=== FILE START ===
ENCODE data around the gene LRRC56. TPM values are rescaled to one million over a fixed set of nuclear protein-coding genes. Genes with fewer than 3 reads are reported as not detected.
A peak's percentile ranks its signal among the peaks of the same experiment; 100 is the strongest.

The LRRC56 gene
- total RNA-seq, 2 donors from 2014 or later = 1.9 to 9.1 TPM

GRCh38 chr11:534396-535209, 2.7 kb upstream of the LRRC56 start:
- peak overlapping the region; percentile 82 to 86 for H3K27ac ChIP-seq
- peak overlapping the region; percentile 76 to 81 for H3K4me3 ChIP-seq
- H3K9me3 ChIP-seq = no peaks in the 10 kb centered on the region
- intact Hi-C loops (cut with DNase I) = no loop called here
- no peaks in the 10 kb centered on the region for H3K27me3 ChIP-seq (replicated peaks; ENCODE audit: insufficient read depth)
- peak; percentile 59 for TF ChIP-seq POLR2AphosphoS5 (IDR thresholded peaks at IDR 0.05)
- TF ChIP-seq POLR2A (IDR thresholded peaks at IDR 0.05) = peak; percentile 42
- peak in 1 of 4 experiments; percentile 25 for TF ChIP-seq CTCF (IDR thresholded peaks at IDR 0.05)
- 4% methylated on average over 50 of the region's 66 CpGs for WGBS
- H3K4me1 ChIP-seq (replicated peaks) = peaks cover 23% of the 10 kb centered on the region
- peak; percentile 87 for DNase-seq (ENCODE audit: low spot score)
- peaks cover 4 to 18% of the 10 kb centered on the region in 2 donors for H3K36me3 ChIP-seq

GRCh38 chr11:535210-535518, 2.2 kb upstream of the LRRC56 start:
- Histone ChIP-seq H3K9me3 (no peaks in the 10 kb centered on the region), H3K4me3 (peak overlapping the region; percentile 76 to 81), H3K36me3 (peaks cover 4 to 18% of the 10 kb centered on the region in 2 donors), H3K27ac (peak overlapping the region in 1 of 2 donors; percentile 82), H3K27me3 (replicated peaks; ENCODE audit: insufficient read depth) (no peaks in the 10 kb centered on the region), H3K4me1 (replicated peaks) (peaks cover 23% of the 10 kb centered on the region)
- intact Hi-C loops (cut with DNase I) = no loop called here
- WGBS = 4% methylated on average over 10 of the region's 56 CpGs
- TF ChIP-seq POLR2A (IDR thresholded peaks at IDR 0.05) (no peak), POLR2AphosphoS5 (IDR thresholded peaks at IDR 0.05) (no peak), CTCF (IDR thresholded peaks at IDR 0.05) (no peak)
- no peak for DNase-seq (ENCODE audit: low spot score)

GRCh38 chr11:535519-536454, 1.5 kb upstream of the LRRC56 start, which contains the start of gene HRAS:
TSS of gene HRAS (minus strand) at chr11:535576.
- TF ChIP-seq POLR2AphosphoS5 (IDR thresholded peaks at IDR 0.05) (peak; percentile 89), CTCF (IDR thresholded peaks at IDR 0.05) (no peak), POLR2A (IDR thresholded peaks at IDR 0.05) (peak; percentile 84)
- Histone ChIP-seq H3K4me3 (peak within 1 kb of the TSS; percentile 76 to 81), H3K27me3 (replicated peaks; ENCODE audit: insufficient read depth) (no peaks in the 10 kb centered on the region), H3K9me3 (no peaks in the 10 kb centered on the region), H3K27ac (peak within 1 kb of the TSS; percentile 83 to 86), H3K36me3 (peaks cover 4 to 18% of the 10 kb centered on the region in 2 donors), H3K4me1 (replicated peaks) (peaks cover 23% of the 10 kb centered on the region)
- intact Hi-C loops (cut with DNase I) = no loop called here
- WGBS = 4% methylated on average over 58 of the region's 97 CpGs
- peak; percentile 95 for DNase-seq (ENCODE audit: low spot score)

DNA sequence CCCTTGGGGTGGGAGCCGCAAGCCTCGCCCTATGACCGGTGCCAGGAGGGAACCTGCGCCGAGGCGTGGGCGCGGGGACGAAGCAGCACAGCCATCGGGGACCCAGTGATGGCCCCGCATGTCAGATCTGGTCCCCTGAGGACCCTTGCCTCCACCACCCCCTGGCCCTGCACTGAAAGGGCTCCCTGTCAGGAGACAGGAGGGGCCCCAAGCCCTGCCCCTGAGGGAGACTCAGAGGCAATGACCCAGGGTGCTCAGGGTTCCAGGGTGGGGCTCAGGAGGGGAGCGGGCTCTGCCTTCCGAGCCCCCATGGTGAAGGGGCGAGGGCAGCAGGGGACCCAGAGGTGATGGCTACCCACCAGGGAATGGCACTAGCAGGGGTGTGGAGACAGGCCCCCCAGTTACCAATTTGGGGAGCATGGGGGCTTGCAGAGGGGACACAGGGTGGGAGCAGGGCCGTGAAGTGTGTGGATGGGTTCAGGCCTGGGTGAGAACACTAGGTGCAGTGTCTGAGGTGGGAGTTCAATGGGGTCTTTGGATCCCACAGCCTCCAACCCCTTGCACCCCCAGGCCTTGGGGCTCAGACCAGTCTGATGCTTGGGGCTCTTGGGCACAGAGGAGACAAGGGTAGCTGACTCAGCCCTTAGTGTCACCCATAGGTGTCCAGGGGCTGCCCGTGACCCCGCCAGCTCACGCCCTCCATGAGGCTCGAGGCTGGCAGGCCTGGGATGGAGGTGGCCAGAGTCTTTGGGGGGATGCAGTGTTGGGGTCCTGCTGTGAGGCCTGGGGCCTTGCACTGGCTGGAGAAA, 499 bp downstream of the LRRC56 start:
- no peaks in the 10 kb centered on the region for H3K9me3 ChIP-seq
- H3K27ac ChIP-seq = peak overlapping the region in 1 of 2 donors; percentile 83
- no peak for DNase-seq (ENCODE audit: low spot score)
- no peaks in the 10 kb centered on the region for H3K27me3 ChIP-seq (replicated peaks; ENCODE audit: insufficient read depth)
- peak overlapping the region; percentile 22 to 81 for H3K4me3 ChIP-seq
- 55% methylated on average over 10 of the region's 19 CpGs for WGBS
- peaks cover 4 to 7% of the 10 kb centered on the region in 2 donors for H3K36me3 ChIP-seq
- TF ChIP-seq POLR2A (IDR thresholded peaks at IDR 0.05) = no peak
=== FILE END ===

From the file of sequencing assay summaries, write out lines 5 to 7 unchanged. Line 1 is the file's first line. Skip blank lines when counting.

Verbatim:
GRCh38 chr11:534396-535209, 2.7 kb upstream of the LRRC56 start:
- peak overlapping the region; percentile 82 to 86 for H3K27ac ChIP-seq
- peak overlapping the region; percentile 76 to 81 for H3K4me3 ChIP-seq